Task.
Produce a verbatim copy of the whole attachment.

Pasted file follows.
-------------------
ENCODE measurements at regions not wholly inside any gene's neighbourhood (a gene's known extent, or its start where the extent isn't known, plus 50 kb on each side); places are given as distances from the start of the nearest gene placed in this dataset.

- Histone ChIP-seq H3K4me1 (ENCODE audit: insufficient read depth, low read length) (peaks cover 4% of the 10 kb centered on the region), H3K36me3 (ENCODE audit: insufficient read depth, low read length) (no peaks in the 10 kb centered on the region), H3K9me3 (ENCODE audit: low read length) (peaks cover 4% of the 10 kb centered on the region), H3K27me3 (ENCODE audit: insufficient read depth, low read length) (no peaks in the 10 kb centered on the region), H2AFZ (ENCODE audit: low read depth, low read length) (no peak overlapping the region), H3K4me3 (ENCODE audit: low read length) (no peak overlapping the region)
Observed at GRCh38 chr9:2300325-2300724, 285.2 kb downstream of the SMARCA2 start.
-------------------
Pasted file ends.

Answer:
ENCODE measurements at regions not wholly inside any gene's neighbourhood (a gene's known extent, or its start where the extent isn't known, plus 50 kb on each side); places are given as distances from the start of the nearest gene placed in this dataset.

- Histone ChIP-seq H3K4me1 (ENCODE audit: insufficient read depth, low read length) (peaks cover 4% of the 10 kb centered on the region), H3K36me3 (ENCODE audit: insufficient read depth, low read length) (no peaks in the 10 kb centered on the region), H3K9me3 (ENCODE audit: low read length) (peaks cover 4% of the 10 kb centered on the region), H3K27me3 (ENCODE audit: insufficient read depth, low read length) (no peaks in the 10 kb centered on the region), H2AFZ (ENCODE audit: low read depth, low read length) (no peak overlapping the region), H3K4me3 (ENCODE audit: low read length) (no peak overlapping the region)
Observed at GRCh38 chr9:2300325-2300724, 285.2 kb downstream of the SMARCA2 start.